• England kick off their Summer Tour in Australia this Saturday 
  • Maro's versatility is a vital asset to the team
  • Eddie Jones continues to demonstrate his ruthless streak 

ENG XV v Australia: Brown, Watson, Joseph, Burrell, Yarde, Farrell, Youngs, Vunipola, Hartley(c), Cole, Itoje, Kruis, Robshaw, Vunipola, Haskell.

Replacements: Cowan-Dickie, Mullan, Hill, Launchbury, Lawes, Care, Ford, Nowell.

Winning the mind games

I come from a more traditional, old school sporting background where you would never want to give the opposition any ammunition with which to bring your own team down, but with the likes of Eddie Jones and Warren Gatland, they love playing that game of trying to get one up on the opposition before a ball is kicked.  

Over the course of the next two weeks there'll no doubt be some cracking soundbites from Eddie Jones, which will rile and excite various people. What it will do though, is distract the media and that can only help a team in their preparation so I'm sure the players like that style.

The Itoje factor

Given the talk this week of Maro Itoje playing at six, some people have been surprised to see him starting in the second row after all. Look at the bench though and you can see that both Joe Launchbury and Courtney Lawes feature which suggests when they come on, the young Saracens man will probably go to the back row. 

You can look at this in two ways. You can have four back rowers on the field to begin with which is better than three but that means you have reduced line out presence. Chris Robshaw does line out work but he's not as good an option as the locks. 

When you can bring on Joe and Courtney though, you've got the ability to bring Maro into the back row. That improves your line out options but perhaps gives you a little less impact around the park. That said, I've always thought Itoje was more of a six anyway. The physicality and athleticism he brings, he reminds me of a bulkier Tom Croft. It'll be interesting to see how the game goes and if the line out options work early on or not against an intelligent set of Australian line out operators.

The back row blend

The decision to move Itoje to the back row at any point will not be a straightforward one, particularly if all three of the back row are having a blinder.

It's nice that this back three of Robshaw, Haskell and Vunipola are getting some consistency now. For any unit to be really effective they need time together. The more consistently you perform together the more you understand each other. All those little idiosyncrasies of individual play you pick up on so much quicker.  

That's so important against the likes of Fardy, Hooper and Pocock who as a trio are very strong. These three are growing together nicely, and after that World Cup pool game, they have a massive point to prove.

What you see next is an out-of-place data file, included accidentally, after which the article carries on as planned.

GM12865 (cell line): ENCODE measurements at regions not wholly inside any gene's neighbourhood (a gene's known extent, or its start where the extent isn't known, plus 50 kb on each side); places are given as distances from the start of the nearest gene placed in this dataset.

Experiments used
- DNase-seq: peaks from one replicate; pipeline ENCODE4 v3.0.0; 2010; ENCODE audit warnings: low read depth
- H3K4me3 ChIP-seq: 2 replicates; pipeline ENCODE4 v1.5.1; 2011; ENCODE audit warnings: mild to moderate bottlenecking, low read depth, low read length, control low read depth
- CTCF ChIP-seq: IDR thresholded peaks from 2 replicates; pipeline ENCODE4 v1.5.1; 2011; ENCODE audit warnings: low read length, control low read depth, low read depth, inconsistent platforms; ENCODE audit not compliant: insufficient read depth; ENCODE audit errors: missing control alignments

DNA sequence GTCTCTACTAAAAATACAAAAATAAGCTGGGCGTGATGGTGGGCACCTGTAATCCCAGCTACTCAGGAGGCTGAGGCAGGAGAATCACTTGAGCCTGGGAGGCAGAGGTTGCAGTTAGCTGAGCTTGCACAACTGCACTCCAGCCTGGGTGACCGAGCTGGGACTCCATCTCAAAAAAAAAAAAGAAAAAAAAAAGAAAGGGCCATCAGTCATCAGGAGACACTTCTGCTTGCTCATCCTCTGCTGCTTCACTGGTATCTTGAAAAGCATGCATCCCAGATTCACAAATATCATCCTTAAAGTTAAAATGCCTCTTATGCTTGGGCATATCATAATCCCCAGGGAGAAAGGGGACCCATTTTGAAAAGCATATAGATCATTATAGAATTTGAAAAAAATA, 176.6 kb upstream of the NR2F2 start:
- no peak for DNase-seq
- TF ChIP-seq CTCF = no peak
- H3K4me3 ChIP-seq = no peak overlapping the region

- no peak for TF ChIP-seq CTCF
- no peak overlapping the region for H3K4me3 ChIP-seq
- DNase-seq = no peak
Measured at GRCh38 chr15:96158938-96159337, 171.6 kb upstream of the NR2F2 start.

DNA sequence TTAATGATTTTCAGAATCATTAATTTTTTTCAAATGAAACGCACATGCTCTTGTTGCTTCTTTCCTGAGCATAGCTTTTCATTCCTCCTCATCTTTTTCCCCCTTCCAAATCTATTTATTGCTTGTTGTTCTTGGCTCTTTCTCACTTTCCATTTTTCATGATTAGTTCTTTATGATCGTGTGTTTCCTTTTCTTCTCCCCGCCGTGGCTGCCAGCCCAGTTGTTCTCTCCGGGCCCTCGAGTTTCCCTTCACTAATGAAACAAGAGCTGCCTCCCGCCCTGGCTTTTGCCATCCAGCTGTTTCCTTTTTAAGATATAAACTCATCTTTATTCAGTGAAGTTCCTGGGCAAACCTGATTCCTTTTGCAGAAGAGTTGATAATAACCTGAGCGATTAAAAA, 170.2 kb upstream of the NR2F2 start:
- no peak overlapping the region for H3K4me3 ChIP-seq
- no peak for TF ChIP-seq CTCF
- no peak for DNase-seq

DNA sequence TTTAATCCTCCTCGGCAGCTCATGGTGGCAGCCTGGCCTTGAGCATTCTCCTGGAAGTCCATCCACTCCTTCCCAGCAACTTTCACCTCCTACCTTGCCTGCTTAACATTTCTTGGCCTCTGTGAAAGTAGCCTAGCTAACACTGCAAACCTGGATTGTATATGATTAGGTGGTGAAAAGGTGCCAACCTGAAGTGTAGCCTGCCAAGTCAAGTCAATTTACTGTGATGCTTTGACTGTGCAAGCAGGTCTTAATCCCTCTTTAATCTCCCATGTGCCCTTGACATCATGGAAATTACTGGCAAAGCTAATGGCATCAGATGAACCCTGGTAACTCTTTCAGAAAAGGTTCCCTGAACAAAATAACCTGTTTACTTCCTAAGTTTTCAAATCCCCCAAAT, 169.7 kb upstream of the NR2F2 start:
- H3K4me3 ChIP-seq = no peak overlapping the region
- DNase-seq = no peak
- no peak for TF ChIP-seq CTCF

The midfield

Eddie Jones has had his say this week about the failed Sam Burgess experiment but for Luther Burrell, it's great that following that disappointment he's kept his powder dry and worked hard for a chance to prove why he should have been in that World Cup set up.

Let's not forget that his partnership combination with Jonathan Joseph was a key part of an England team that scored eighteen tries in last year's Six Nations.  If the midfield can recapture that sort of form then it'll be a huge boost for England. 

The back three

There are a few questions over Alex Goode's absence from the matchday 23 and it reminds me of my old teammate Nick Abendanon who was the standout player for Bath year on year but he couldn’t work his way into the England team.  

In an England shirt though, you cannot argue that Mike Brown is anything but brilliant. His target is clearly excellence when he trains. I remember the old Aussie coach Bob Dwyer saying “good players have good games and bad games, great players have good games and great games”. Brown is edging towards that statement.

It would have been nice to have seen Alex Goode included on the bench but that's the cut throat world of international sport. Eddie Jones isn’t shy of making tough decisions. He's had no problem dropping the in-form Jack Nowell and picking Marland Yarde ahead of him.  

Yarde has been playing at a club that hasn’t been consistent this season but that doesn’t mean he isn’t deserving of his opportunity. That said you would argue that Jack Nowell doesn’t deserve to be dropped as what he offers the England side is really special. Marland needs a big game to keep that shirt by using his strength and physicality to get across that gainline, which is what will be expected of him, whether from a set piece move or in broken play.

The challenge

It must grind on a lot of the Aussie players that rugby union is not the top sport in Australia. Because of that, they always have a point to prove and an axe to grind. It's always a tough place to go and play as they're so suited to playing on those firm pitches in the sunny conditions.  

They make it very difficult for you to win and that's why historically only three England sides have ever gone and won in the 150 years we've been touring Australia.  

They'll come out, they'll play hard and play a style of rugby designed to wear us down and tire us out. It's down to England to counter that with our own style of attacking rugby. It will take eighty minutes of focus and full concentration against some intelligent rugby players. They are not World Cup finalists out of fluke.